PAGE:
The Brewers announced a contract extension with Chase Anderson on Tuesday that locks up his next two arbitration years, replaces his final arbitration year with a club option, and gives the Brewers a club option for what would have been his first year after free agency. Here is the breakdown, per Adam McCalvy:
Signing Bonus: $1 million
2018: $4.25 million
2019: $6 million
2019: $8.5 million club option with $500,000 buyout
2020: $9.5 million club option with $500,000 buyout
The deal is a nothing short of a coup for the Brewers, as they gained the rights to buy a year of Anderson’s free agency for significantly below market value, without committing to any extra money or years. In return Anderson gets to lock in his next two annual salaries. That is some well-deserved financial security for the man who, at least for the time being, looks to be the 2018 opening day starter.
Anderson, like many of his teammates, had a breakout campaign in 2017. He posted a career-low 2.74 ERA. He struck out 23.4% of the batters he faced, a 5% increase over 2016. He walked fewer batters than his past two seasons, and saw a sharp decrease in the home runs he’s allowed. If he can keep up those numbers and stay healthy, the Brewers will have just inked one of the most valuable contracts in baseball. Is that feasible, though?
The short answer is probably not. A sub-3.00 ERA is Cy Young-level results. I don’t think anyone thinks that Anderson suddenly became a perennial Cy Young candidate at 29 years old. That said, we shouldn’t be fooled into thinking that Anderson’s 2017 was a fluke.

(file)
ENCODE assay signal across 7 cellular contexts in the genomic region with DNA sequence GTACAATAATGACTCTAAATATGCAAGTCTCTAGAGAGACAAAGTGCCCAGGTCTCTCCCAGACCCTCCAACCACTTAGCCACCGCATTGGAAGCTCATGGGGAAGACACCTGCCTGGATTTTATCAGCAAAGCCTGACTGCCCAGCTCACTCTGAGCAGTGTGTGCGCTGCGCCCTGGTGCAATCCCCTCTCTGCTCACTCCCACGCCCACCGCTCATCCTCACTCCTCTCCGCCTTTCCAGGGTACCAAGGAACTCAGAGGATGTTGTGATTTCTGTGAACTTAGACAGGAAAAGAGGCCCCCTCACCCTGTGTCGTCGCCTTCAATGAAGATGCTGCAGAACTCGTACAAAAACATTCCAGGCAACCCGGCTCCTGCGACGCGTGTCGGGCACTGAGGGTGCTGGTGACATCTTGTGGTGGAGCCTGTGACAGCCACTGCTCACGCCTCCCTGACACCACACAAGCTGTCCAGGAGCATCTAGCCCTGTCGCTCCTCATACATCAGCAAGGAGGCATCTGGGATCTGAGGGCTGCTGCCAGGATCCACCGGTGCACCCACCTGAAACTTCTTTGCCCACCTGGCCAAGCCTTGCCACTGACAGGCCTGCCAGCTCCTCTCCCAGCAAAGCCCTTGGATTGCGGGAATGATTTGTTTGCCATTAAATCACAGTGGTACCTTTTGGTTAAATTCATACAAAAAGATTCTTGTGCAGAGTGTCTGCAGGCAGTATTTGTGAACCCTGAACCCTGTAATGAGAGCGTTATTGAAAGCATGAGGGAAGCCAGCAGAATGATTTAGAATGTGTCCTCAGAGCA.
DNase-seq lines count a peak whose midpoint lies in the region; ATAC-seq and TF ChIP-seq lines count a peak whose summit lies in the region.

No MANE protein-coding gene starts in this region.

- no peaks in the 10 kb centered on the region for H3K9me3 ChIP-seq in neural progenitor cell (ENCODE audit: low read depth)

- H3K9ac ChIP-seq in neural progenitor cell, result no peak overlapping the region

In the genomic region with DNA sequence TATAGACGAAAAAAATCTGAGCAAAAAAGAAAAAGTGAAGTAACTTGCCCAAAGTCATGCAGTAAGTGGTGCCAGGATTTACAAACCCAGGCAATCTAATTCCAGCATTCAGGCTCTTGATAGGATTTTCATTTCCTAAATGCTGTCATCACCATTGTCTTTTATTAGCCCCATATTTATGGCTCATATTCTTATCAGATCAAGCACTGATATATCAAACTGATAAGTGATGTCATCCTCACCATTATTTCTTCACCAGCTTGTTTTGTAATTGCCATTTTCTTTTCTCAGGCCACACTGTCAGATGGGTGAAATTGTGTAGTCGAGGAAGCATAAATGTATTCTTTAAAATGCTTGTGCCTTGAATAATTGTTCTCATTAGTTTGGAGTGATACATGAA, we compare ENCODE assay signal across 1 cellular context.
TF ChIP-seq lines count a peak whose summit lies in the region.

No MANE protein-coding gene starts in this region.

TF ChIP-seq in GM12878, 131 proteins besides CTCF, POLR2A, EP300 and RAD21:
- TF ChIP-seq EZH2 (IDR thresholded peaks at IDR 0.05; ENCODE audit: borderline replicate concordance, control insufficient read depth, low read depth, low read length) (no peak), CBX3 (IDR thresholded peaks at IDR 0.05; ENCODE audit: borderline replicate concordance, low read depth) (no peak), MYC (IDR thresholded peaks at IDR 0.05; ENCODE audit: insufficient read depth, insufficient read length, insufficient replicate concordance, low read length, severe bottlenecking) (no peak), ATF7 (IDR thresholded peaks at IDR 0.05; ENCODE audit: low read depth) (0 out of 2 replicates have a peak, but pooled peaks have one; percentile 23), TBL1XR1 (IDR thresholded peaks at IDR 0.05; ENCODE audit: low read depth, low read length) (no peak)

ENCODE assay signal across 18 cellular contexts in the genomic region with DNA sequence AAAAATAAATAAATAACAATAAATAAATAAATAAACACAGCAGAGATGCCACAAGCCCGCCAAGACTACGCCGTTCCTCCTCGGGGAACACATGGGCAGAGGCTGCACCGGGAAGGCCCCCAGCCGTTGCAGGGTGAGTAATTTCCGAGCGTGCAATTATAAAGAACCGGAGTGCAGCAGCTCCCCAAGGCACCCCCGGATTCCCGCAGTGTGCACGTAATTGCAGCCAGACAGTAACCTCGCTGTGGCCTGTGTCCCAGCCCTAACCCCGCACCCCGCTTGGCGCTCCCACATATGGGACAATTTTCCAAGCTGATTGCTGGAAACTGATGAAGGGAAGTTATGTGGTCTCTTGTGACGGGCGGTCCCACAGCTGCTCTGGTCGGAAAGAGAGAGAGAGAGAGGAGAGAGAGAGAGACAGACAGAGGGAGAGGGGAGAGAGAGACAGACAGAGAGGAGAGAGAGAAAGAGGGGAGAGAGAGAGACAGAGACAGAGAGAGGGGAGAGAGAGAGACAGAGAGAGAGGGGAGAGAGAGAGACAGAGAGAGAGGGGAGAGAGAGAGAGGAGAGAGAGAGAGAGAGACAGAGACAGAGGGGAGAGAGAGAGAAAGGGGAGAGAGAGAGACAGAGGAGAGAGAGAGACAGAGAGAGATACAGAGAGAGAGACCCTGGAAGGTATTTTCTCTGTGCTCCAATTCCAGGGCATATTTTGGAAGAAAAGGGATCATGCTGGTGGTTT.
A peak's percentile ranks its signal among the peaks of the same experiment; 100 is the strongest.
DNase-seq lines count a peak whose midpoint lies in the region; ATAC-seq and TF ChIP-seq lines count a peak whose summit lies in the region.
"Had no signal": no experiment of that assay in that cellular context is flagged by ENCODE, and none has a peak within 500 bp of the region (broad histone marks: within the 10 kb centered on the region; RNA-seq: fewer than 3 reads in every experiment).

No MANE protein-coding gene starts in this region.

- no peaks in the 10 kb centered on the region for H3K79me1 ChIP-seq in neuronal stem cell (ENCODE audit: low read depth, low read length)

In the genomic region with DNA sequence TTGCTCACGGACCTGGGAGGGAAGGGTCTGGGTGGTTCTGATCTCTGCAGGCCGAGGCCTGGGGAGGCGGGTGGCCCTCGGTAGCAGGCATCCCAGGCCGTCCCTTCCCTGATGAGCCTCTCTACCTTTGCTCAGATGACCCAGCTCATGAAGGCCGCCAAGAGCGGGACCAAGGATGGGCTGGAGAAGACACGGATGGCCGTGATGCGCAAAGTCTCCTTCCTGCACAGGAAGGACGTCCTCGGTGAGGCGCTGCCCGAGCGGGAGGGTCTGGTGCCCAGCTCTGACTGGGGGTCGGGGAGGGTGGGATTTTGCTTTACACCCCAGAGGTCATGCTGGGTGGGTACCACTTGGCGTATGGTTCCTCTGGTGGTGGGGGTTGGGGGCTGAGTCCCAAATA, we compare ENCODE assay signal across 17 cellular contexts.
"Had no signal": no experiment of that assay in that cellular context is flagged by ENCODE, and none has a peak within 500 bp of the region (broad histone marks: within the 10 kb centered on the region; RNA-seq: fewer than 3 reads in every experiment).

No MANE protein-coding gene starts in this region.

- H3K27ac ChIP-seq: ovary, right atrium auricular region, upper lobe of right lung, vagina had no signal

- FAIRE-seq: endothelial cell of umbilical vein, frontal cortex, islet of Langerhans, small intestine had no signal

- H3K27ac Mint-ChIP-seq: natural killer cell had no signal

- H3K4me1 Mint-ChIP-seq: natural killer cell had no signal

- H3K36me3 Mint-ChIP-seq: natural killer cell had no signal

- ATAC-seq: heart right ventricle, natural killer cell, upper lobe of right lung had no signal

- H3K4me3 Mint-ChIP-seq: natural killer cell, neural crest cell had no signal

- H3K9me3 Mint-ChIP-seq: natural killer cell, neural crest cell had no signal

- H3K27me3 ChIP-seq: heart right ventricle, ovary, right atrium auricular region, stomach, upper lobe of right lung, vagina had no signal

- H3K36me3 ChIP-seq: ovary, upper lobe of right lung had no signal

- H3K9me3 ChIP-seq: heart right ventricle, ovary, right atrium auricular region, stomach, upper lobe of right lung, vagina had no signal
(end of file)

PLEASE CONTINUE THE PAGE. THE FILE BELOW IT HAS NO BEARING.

An ERA in the low-to-mid 3’s isn’t an unrealistic expectation. Since his rookie season, Anderson has added 2 full mph to his fastball. He’s developed the quality of, and his confidence in, both his cutter and his curveball. Each pitch saw a 5% increase in usage last season, with the cutter supplementing his 4-seamer and sinker, and the curveball giving him another off-speed option to mix with the change. The increased confidence in those pitches kept the hitters guessing, and kept them from sitting on the 4-seamer. That’s probably a big reason why he allowed so many fewer home runs, despite the record number of home runs across Major League Baseball.
Anderson’s improvement is real, and the only thing I’d really be concerned about is his ability to stay on the field as he’s never thrown 155 innings in a season. The Brewers got a very good player to agree to sign to a very team friendly contract. I’m happy for Anderson, but a little puzzled as to why his agent couldn’t get a better deal for his client. At the very least, they should have locked in his 3rd year of arbitration, or made the value of his 4th year option closer to what he could be looking at in the open market. He was in line to hit free agency before his age-33 season. Now he’ll either hit free agency for his age-34 season, or as damaged goods, having just been bought out. Signing this extension lowers his potential future earnings significantly.
Anderson’s extension is the first of what could be many extensions handed out by Milwaukee this winter. Travis Shaw, Domingo Santana, Corey Knebel, and even Orlando Arcia could be signing long term agreements with the club. Anderson is also the first of several pitching additions the Brewers could be making this offseason. With Jimmy Nelson set to miss most, if not all, of the 2018 season, the Brewers will probably be making some splashes in the free agency and trade markets to bolster their rotation and bullpen. This was an offseason starting point that Brewers fans should be very pleased with.